This is why DFA has their funds sold by advisors who ensure that investors don't sell in a downturn out of panic; it (supposedly, according to their marketing team) allows them to deliver the better returns to their investors. There's some doubt whether this is as important in US markets anymore.
"To play the stock market is to play musical chairs under the chord progression of a bid-ask spread."

FillorKill
Posts: 1007
Joined: Sat Aug 06, 2011 7:01 am

Re: Impact of fleeing index investors on Index Mutual Funds: studies?

Post by FillorKill » Sun Oct 30, 2016 10:12 am

triceratop wrote:Further, what don't I understand about index mutual funds if many of my fellow shareholders of the mutual fund abandon ship?

Nothing. You get your pro rata share of gains and losses just like everyone else with similar exposure be that through a fund pursuing the same objective, holding the underlying securities, etc. If you mean what happens to a particular fund in the face of exceptionally large redemptions then there are a few tools used to ensure fund assets are priced/disposed of at FMV:

1. The fund has up to seven days to pay the proceeds from redemptions to investors
2. The fund reserves the right to redeem in-kind
3. In an emergency situation where it is not practical to dispose of securities or determine FMV then special relief from the SEC to temporarily suspend redemptions or delay payment of redemption proceeds further than 7 days is available.

But who knows, maybe I just keep misinterpreting your questions. :P

User avatar
Barry Barnitz
Wiki Admin
Posts: 2963
Joined: Mon Feb 19, 2007 10:42 pm
Contact:

Re: Impact of fleeing index investors on Index Mutual Funds: studies?

Post by Barry Barnitz » Sun Oct 30, 2016 5:32 pm

HI:

Recent article from etf.com. ----> Dave Nadig's Deep Dive On New ETF Liquidity Rules

There are two groups that have an immediate problem. The first is ETFs that invest in less liquid securities. Funds that invest primarily in high-yield debt or bank loans may be able to argue that they can unload their whole portfolios without impact, but ultimately fund boards will have to decide how much risk they want to take in defining liberal interpretations of “illiquid.”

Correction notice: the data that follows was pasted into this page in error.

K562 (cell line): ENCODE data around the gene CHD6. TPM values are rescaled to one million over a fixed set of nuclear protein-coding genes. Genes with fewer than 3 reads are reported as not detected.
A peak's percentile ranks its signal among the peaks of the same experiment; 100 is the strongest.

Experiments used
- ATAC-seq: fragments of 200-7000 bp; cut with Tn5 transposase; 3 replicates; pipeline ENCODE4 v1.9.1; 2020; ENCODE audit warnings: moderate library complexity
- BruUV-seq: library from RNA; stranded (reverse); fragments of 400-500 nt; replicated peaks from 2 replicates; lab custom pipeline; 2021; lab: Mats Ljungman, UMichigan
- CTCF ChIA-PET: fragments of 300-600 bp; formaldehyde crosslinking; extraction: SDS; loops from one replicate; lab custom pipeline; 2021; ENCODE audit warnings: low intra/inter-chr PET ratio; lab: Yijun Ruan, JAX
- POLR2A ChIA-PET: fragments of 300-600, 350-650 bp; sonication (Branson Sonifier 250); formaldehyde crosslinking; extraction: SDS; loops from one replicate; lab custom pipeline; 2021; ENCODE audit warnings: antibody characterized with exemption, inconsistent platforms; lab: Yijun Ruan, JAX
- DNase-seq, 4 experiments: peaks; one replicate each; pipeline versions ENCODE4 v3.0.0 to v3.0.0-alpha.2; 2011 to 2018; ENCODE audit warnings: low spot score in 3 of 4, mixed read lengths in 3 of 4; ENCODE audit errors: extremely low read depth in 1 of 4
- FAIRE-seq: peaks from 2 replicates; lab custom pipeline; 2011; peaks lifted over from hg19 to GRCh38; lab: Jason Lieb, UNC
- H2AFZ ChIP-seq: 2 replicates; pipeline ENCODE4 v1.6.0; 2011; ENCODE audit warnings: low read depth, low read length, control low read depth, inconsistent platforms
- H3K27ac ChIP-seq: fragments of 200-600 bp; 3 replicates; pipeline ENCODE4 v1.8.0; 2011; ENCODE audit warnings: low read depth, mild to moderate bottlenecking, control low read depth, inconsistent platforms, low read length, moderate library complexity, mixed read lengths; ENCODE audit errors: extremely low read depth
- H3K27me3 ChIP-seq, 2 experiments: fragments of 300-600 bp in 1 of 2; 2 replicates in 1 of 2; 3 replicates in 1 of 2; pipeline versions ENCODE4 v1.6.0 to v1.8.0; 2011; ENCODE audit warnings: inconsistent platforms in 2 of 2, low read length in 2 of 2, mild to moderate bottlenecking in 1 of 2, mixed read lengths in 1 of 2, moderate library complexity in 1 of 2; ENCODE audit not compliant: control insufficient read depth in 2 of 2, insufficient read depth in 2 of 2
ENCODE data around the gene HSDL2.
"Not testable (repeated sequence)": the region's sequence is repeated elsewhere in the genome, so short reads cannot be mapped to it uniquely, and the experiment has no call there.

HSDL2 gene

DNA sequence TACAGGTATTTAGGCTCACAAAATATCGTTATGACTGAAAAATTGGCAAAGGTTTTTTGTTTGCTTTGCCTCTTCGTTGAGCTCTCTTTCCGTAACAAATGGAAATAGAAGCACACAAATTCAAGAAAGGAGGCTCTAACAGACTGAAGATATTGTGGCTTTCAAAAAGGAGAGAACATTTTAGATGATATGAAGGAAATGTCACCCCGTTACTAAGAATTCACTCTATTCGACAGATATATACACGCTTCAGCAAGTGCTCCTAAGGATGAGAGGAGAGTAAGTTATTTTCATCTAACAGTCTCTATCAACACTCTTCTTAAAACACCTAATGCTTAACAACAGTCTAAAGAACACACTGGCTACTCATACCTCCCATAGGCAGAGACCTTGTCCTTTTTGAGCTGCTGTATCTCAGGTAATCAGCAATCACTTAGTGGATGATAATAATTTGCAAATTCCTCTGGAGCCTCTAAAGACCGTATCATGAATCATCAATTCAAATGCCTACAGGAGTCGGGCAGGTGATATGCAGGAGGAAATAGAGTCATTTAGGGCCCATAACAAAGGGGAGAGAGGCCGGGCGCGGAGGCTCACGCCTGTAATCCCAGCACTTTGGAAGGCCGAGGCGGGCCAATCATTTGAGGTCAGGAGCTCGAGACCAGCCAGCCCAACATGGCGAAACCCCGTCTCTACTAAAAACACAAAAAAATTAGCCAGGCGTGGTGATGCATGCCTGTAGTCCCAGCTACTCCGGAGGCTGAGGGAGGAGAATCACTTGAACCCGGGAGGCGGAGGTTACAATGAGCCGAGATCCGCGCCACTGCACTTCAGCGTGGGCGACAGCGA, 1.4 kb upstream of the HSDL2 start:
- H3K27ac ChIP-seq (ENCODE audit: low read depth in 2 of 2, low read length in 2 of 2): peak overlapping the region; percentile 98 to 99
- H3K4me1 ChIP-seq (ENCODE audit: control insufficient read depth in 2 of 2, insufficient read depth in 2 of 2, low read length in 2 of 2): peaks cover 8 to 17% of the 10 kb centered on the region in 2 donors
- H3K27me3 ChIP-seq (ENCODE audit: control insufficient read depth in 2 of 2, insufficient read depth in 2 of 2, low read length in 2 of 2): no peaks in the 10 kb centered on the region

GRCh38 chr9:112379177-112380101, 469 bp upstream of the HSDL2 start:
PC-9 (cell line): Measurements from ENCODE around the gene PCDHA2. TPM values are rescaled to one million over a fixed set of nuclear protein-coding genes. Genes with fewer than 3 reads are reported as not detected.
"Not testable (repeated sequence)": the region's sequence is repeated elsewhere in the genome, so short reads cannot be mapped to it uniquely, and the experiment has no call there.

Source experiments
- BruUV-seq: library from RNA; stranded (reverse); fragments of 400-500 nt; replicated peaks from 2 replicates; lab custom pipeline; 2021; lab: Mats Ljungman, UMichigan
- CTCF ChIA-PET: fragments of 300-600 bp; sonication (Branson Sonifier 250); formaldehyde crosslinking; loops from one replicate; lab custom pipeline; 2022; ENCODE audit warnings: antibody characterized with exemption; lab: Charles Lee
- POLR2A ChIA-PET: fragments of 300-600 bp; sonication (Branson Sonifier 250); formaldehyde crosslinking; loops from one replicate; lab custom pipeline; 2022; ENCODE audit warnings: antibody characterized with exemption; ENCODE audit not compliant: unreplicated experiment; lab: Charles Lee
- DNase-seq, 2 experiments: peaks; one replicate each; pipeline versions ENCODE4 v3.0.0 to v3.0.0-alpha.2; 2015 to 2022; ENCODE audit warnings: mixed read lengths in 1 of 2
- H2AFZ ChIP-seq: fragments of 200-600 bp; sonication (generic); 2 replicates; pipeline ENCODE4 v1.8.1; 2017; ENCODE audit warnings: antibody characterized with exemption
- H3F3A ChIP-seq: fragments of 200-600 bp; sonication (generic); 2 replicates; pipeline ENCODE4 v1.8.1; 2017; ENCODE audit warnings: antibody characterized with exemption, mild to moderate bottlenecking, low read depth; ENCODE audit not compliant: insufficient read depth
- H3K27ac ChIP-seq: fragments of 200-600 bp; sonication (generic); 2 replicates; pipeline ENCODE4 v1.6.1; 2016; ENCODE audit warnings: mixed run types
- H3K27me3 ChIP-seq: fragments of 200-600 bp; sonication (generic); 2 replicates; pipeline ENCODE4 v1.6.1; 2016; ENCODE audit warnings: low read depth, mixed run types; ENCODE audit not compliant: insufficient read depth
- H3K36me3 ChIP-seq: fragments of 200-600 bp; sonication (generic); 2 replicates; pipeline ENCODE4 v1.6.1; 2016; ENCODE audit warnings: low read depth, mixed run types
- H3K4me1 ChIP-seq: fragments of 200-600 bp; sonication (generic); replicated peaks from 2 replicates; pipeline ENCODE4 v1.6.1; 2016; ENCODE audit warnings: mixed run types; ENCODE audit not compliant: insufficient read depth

The second issue is large funds. Because there’s no scaling here, funds that are very large have a much higher burden than small funds. I can own 100 shares of the most illiquid microcap and probably claim correctly that I could find a buyer in week. Not so for a $100 billion fund trying to own a proportionally similar position in the same company.

This second issue is a big one, particularly for Vanguard. Vanguard’s ETFs are share classes of mutual funds. My assumption is that the root fund is what will have to make the test, not each individual share class, so it won’t get the pass on the reporting or highly liquid requirements. And Vanguard will be hit harder on the 15% illiquid cap than it would if its ETFs were in fact separate funds.

While most of Vanguard’s 70 ETFs are in highly liquid corners of the market, it’s possible that funds like the Vanguard Small Cap Index Fund (VB) or the Vanguard Short Term Corporate Bond Index Fund (VCSH) could face real hurdles. When I ran the volume numbers on VCSH holdings last year, I estimated that even swamping the market, it would take VCSH 16 days to trade out.

So without market impact, that’s probably a multiple—clearly a fund that probably won’t be in compliance without a pretty liberal interpretation of how the short-term corporate markets can absorb big sales.

Could Vanguard solve this problem? It would be tricky. It would need to spin the ETFs out and adopt full disclosure. That’s a lot of work to save a few funds. Then again, I’m not sure what the options are.